AS the third season of Succession kicks off, it’s worth revisiting one of the most memorable quotes from season two. The quote springs to mind as COP26 approaches. But first some context for anyone not familiar with the series.

Succession is about who will succeed the ageing Logan Roy, played by Brian Cox, in running the family business. The Roys are in the media business, but any resemblance between the characters, and the plot, to Rupert Murdoch’s family and its shenanigans is purely coincidental as they say. One can’t imagine, for example, that the Murdochs see the world almost entirely through the metaphor of sexual practices between key players as they swan around the world in private jets, superyachts and a convoy of black SUVs. In Roy family dialogue there are more f**ks per episode than beads on a rosary. 

So media mogul Logan Roy’s News Corp, sorry, Waystar RoyCo, is run by this competitive dysfunctional family that often disagrees over company strategy and especially about who should take over when Logan retires, or becomes incapacitated, or dies. The action focuses on Logan’s children from various marriages and the grandson of Logan’s brother Ewan. The grandson, Greg, is employed by Waystar, much to the disapproval of Ewan who is not directly involved in running the business but who does sit on the company board. Greg is in line to inherit $250m when Ewan dies but must live with the constant threat that Ewan will leave the fortune to Greenpeace. 
In episode eight of season two, Ewan tells Greg what he thinks of his “morally bankrupt” brother and “this empire of shit”, the Waystar corporation: “He’s a nothing man who may well be more personally responsible for the death of this planet than any other single human being. In terms of the lives that will be lost by his whoring for the climate change deniers, there’s a very persuasive argument to be made that he’s worse than Hitler.”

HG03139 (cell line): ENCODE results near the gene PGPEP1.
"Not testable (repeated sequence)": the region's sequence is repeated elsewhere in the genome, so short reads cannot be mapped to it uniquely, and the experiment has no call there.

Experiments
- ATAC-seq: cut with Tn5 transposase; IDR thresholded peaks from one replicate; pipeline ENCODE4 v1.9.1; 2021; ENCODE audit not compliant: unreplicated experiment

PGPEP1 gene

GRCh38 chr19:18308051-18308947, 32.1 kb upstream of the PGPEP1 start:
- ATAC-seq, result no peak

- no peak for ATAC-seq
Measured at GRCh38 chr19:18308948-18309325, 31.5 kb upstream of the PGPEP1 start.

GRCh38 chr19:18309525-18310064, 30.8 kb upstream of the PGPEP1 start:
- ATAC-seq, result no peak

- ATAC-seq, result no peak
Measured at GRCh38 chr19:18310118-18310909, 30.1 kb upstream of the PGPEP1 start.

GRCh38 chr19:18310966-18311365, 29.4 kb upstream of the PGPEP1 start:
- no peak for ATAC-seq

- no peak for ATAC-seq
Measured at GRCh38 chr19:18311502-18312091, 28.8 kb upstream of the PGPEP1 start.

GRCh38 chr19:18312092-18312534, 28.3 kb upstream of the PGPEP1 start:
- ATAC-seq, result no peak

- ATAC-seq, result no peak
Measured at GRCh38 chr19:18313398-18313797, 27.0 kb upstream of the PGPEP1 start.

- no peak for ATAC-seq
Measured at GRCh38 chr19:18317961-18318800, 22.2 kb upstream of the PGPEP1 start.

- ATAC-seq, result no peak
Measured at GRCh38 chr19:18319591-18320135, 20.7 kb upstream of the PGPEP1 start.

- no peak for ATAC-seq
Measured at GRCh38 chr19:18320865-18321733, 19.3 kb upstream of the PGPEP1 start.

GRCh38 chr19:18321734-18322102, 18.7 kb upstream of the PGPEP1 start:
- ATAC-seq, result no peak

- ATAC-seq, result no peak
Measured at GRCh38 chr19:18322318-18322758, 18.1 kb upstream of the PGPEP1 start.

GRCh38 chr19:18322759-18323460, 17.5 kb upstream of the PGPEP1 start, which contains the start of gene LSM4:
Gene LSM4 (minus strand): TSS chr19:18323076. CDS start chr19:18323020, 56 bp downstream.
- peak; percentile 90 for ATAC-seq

This is, of course, fiction. But there is more to Ewan’s attack on media power and climate change denial in this scene than meets the eye. These lines would never have been written if the actor who plays Ewan had not insisted that he would only participate in the series if his character took a moral stand against Waystar. Before signing up for Succession, James Cromwell (now 81 and whose roles include LA Confidential and The Green Mile) sat down with writer Jesse Armstrong and convinced her that the part of Ewan had to be re-written to reflect Cromwell’s own politics. Given that fictional Ewan’s backstory includes a stint in the Vietnam war, this would have changed his view of the world, making it different from the rest of the family. And so the part was changed. 

Amidst reports that Boris Johnson’s government is having difficulty deciding how much to spend on green transition, it is worth remembering that it will never be enough because their financial backers, and the interests they represent, want to slow down any undermining of fossil fuel assets. 

Ewan’s character now bears some resemblance to James Cromwell’s own oppositional politics. Because Succession is an approximate portrayal of the Murdoch dynasty, Cromwell argues, it is essential that the series exposes rather than justifies gross power and wealth: “It’s a criminal enterprise,” Cromwell told The Guardian.